Plug-In Hybrid Vehicles (PHEV) Facts
There are many analysts, politicians and automaker executives who see plug-in technology as the future of hybrid vehicles. By plugging in the hybrid car (they envision plugging them in overnight), a PHEV may be capable of driving for 30 to 40 miles on battery power alone. This moves a majority of the power supply problem away from gas and oil and onto the electric grid.

Environmentalists like this idea, feeling it is easier to control the pollution output of power companies. Politicians like the idea of easing our country away from our 'addiction to oil.'

In order to accomplish this goal, automakers feel they need more powerful (and yet more lightweight) battery packs. In other words, they are waiting for / researching Li-Ion batteries.

In the meantime some companies, like calcars, are offering conversions for HEVs into PHEVs for those who are interested.

Federal Tax Credits for Hybrids
The Federal Government has subsidized the sales of HEVs through tax credits. Buyers (not leasers or renters) of new hybrid electric vehicles may be eligible for a tax credit. The amount of the tax credit varies from vehicle to vehicle.

The forms you need in order to claim your tax credit are here. But you may not qualify based on your AMT. Fueleconomy.gov has the current amounts you may qualify for based on when you buy and the make and model of your hybrid car.

Phase Out Periods of the Federal Tax Credits on Hybrids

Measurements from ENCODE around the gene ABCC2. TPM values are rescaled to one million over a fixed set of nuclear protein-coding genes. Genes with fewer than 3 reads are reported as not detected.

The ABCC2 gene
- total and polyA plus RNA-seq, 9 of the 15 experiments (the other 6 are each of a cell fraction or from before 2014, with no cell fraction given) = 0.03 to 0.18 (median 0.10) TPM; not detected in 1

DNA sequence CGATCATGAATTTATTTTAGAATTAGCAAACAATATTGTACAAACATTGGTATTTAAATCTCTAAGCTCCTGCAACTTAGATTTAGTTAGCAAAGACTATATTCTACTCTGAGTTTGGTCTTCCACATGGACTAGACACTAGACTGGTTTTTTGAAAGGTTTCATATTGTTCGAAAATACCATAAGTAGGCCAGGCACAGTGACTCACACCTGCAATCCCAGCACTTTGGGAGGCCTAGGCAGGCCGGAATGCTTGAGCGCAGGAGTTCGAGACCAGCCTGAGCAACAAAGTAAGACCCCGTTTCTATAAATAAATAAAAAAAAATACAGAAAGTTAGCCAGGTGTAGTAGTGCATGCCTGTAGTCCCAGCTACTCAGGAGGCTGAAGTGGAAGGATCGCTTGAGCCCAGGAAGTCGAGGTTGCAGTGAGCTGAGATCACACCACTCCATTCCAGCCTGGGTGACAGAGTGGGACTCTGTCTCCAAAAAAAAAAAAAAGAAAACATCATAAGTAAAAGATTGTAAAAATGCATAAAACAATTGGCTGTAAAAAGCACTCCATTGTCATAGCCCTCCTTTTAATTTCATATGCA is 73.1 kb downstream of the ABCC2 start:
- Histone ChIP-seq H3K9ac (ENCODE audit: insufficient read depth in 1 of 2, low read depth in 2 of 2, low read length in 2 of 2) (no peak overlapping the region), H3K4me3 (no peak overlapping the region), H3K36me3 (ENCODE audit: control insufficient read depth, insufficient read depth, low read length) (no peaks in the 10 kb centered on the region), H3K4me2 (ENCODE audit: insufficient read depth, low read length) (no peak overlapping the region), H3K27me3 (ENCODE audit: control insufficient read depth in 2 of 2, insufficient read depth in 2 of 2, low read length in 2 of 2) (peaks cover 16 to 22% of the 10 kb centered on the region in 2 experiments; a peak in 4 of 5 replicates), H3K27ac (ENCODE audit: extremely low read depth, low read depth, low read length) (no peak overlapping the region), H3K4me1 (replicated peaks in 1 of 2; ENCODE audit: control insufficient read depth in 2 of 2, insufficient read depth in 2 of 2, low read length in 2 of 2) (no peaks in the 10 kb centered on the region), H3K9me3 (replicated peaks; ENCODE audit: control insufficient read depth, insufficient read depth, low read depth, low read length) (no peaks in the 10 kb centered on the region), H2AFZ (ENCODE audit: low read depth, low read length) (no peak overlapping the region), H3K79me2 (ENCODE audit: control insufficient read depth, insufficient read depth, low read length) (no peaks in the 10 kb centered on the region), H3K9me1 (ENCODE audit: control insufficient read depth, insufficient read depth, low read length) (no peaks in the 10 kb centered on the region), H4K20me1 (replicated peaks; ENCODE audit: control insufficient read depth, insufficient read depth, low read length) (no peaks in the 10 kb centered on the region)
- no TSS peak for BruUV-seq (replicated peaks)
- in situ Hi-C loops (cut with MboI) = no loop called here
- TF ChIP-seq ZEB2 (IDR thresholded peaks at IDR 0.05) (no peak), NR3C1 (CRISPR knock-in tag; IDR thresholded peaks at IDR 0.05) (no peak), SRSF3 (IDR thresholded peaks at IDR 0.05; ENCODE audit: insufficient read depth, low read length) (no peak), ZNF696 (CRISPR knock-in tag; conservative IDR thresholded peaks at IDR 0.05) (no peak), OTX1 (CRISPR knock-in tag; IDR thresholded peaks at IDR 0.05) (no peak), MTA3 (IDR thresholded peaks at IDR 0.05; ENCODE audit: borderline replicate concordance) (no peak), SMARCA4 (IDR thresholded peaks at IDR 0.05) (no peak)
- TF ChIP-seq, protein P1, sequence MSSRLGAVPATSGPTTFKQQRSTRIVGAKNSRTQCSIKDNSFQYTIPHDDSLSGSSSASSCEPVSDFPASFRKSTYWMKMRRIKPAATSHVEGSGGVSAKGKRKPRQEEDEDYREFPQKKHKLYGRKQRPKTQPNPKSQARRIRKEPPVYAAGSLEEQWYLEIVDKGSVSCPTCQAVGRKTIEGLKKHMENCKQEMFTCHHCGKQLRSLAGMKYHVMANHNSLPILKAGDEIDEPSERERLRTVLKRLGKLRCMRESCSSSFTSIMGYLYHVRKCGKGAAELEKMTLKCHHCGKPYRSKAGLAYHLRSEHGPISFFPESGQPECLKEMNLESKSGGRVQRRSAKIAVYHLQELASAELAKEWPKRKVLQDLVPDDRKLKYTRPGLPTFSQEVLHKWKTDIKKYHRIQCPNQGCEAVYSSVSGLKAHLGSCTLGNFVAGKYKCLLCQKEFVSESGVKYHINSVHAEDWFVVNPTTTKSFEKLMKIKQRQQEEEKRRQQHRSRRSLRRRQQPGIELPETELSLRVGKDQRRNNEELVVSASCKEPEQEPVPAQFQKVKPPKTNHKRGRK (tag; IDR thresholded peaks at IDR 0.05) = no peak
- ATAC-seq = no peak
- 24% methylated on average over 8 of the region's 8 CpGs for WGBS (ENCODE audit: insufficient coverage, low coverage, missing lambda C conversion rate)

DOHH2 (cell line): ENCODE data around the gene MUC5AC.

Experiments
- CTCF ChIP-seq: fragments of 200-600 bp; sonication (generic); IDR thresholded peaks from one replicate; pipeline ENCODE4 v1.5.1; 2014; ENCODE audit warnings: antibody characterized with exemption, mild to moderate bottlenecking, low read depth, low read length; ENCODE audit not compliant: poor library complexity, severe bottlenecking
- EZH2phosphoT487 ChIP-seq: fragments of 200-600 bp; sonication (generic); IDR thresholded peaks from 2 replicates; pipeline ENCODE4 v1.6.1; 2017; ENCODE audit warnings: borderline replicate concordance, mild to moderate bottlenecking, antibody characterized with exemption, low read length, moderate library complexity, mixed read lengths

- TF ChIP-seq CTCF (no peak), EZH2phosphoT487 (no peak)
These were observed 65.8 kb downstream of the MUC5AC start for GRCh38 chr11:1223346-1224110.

The federal tax credit on hybrid cars begins to 'phase out' during the second calendar quarter after the quarter in which the company sells its 60,000th hybrid or lean burn technology vehicle. Meant as a domestic incentive, since Ford and GM were not going to catch (and haven't caught) Toyota and Honda in hybrid car sales, this means that the amount you can claim on your taxes may vary based on when you buy / receive your hybrid car.

After the second quarter after the quarter in which the company sells its 60,000th hybrid, the amount a consumer can claim on his/her taxes is cut in half. Two quarters later, the amount is cut in half again. Two quarters later, the tax credit is phased out.

Anyone who buys a Toyota hybrid is already being subjected to this phase out period. Starting on October 1st, 2006, the tax credit on Toyota (and Lexus) hybrid vehicles was cut in half. On April 1, 2007, the tax credit was cut in half once again. Beginning October 1, 2007, the tax credit will have been officially ended.

Honda will most likely pass the 60,000 limit in 2007, which means buyers of Honda HEVs will face this limitation in 2008.

Other Hybrid Car Incentives Facts
Both State and local hybrid car incentives exist. From free parking to solo access to HOV lanes exists, but vary from state to state. Some states offer tax incentives on hybrid cars.

Some companies (Timberland, Google, Bank of America, etc...) also offer incentives to employees who purchase hybrid cars.

Hybrid Car Safety Facts